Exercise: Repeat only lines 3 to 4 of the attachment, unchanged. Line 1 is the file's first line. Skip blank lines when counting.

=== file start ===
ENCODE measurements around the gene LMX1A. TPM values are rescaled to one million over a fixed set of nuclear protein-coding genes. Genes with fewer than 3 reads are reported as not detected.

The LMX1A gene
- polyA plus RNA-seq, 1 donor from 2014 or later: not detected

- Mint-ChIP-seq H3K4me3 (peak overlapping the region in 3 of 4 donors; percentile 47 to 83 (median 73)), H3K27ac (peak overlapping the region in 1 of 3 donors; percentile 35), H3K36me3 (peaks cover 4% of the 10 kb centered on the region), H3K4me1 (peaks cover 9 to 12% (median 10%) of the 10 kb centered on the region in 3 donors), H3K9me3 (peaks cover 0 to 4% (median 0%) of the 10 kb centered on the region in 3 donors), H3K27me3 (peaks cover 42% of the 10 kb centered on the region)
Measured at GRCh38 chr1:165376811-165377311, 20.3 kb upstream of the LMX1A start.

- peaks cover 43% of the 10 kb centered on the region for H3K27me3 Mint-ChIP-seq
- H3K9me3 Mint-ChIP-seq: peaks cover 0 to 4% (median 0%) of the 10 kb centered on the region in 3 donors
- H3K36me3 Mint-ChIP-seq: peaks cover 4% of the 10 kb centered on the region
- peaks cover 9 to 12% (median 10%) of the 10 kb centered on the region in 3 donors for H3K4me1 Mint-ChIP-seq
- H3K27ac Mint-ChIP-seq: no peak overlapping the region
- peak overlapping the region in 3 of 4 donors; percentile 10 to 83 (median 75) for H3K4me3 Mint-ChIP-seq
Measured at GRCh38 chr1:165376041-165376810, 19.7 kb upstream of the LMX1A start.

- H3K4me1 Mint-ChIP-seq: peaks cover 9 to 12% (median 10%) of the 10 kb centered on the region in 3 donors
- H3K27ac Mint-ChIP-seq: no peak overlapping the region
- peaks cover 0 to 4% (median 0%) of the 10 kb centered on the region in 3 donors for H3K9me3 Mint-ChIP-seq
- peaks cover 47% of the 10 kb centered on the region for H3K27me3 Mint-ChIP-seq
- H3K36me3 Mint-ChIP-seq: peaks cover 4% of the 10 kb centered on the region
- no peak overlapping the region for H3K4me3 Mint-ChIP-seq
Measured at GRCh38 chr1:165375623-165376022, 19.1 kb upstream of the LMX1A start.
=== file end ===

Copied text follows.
- polyA plus RNA-seq, 1 donor from 2014 or later: not detected

- Mint-ChIP-seq H3K4me3 (peak overlapping the region in 3 of 4 donors; percentile 47 to 83 (median 73)), H3K27ac (peak overlapping the region in 1 of 3 donors; percentile 35), H3K36me3 (peaks cover 4% of the 10 kb centered on the region), H3K4me1 (peaks cover 9 to 12% (median 10%) of the 10 kb centered on the region in 3 donors), H3K9me3 (peaks cover 0 to 4% (median 0%) of the 10 kb centered on the region in 3 donors), H3K27me3 (peaks cover 42% of the 10 kb centered on the region)